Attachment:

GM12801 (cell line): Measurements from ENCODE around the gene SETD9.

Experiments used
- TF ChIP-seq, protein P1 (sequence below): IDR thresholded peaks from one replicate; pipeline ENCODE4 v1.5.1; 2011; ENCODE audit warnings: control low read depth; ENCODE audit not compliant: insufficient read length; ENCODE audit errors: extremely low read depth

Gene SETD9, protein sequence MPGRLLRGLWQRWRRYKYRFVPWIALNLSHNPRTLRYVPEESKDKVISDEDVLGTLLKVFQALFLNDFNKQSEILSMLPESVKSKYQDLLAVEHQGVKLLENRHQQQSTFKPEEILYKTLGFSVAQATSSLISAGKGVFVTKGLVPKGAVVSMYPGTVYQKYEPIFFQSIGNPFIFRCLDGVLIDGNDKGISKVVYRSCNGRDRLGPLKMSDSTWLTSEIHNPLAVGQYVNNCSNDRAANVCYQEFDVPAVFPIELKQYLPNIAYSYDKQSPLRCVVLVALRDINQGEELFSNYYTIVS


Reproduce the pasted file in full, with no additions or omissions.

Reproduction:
GM12801 (cell line): Measurements from ENCODE around the gene SETD9.

Experiments used
- TF ChIP-seq, protein P1 (sequence below): IDR thresholded peaks from one replicate; pipeline ENCODE4 v1.5.1; 2011; ENCODE audit warnings: control low read depth; ENCODE audit not compliant: insufficient read length; ENCODE audit errors: extremely low read depth

Gene SETD9, protein sequence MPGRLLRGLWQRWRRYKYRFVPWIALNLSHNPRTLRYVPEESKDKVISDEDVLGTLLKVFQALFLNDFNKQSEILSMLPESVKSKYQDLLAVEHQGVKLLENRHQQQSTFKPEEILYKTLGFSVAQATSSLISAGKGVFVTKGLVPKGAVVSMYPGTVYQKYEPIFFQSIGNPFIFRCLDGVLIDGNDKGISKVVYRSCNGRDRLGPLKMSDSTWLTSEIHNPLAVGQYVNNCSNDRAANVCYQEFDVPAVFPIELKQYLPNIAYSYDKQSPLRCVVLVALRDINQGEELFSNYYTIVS